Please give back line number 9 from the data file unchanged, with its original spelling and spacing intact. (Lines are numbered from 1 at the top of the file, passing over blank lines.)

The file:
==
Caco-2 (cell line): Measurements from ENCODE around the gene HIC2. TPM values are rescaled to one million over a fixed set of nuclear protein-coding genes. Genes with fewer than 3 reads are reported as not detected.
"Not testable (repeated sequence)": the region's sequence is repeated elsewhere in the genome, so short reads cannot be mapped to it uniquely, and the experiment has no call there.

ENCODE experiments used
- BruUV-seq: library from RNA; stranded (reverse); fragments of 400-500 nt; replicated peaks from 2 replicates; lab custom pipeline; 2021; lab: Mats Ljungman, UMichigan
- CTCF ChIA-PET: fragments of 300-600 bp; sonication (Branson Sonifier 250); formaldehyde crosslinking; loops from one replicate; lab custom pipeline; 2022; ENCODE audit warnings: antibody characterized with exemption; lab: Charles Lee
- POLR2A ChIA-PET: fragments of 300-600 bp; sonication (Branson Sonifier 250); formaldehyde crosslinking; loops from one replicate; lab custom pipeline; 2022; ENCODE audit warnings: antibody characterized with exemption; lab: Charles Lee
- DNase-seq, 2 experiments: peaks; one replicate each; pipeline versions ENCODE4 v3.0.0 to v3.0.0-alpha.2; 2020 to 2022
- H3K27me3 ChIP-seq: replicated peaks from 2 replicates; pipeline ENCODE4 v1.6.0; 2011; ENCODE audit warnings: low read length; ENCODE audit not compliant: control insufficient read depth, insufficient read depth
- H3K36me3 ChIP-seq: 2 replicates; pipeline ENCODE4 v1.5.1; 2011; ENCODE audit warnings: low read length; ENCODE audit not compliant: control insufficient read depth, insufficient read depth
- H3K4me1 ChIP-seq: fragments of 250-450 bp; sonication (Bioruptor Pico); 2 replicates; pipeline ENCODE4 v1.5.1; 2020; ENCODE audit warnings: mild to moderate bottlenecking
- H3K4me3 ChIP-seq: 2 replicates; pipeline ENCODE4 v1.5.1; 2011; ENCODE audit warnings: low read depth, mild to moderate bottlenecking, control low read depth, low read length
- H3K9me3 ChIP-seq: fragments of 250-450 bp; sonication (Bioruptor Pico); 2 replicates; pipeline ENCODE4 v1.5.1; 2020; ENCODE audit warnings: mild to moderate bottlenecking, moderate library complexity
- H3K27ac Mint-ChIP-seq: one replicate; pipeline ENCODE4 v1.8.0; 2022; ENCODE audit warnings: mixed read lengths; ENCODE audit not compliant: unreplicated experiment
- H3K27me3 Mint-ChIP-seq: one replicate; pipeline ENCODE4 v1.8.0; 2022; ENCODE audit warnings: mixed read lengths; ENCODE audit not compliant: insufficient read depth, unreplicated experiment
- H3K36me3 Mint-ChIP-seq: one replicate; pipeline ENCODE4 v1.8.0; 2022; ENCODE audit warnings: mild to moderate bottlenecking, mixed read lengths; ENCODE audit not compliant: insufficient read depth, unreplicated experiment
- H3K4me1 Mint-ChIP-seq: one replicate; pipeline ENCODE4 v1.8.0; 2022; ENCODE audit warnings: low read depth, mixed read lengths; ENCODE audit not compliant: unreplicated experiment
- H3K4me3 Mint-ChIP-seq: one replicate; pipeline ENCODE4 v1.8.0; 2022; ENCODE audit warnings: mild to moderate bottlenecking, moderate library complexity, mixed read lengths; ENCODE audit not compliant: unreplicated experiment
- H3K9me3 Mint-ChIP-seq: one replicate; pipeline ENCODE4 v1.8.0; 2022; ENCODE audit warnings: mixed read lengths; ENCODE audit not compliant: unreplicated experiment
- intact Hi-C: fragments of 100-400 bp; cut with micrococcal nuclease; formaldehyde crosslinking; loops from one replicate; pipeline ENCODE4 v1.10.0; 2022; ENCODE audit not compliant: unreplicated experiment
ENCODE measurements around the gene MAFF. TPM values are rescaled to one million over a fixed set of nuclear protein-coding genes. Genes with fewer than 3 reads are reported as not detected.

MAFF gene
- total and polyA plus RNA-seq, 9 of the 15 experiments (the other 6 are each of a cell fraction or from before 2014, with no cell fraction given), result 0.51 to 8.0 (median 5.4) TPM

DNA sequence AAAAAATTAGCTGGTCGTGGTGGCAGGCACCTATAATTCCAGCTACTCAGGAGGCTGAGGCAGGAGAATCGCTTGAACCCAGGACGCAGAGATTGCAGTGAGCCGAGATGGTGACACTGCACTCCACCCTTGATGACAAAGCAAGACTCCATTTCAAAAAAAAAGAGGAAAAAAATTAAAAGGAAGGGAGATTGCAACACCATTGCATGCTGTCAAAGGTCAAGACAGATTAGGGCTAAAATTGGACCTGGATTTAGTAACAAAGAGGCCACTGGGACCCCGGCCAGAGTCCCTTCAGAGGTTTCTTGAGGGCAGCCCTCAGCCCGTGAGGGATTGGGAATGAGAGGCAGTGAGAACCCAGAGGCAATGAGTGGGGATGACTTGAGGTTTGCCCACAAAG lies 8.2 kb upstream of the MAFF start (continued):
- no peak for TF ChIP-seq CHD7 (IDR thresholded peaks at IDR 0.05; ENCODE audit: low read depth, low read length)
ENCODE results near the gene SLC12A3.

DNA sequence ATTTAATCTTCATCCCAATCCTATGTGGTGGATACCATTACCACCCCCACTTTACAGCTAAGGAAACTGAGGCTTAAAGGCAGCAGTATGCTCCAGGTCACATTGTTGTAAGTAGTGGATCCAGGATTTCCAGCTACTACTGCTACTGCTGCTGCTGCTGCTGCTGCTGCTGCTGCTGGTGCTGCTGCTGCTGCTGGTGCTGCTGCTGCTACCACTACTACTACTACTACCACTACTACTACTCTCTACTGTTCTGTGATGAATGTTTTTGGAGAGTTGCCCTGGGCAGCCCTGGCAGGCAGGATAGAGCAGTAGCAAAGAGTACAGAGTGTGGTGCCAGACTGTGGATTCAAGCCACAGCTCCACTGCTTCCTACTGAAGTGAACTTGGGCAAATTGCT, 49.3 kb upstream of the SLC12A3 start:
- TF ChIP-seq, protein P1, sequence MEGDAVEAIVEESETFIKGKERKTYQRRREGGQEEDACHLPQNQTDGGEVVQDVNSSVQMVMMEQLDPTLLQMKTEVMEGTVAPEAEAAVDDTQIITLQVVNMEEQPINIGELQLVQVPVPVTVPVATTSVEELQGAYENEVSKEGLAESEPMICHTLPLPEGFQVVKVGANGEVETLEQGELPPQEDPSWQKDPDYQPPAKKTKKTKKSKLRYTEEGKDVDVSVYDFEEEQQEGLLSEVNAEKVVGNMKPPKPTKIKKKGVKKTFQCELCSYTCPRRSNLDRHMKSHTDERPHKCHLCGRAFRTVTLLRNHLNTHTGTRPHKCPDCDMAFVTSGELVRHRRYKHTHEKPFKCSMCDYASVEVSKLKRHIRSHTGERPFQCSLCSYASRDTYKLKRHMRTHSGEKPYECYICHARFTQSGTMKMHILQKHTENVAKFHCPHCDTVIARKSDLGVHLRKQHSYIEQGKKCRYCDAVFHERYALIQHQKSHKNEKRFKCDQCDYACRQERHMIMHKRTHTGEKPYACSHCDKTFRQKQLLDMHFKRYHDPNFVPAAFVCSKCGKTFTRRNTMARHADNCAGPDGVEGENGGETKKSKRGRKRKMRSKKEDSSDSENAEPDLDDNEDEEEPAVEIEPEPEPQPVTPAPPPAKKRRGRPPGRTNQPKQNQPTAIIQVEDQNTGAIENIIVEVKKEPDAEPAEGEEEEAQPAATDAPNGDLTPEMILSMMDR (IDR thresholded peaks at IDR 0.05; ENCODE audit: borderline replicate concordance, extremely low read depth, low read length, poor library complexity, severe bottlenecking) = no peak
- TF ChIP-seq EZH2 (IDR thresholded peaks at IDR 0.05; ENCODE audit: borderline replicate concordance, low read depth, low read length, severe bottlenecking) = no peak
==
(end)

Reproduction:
- H3K36me3 ChIP-seq: 2 replicates; pipeline ENCODE4 v1.5.1; 2011; ENCODE audit warnings: low read length; ENCODE audit not compliant: control insufficient read depth, insufficient read depth